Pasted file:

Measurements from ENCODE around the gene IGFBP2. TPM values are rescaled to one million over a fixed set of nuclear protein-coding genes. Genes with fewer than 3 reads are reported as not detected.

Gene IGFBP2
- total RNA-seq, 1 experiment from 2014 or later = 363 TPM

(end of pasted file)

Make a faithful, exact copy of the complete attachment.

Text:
Measurements from ENCODE around the gene IGFBP2. TPM values are rescaled to one million over a fixed set of nuclear protein-coding genes. Genes with fewer than 3 reads are reported as not detected.

Gene IGFBP2
- total RNA-seq, 1 experiment from 2014 or later = 363 TPM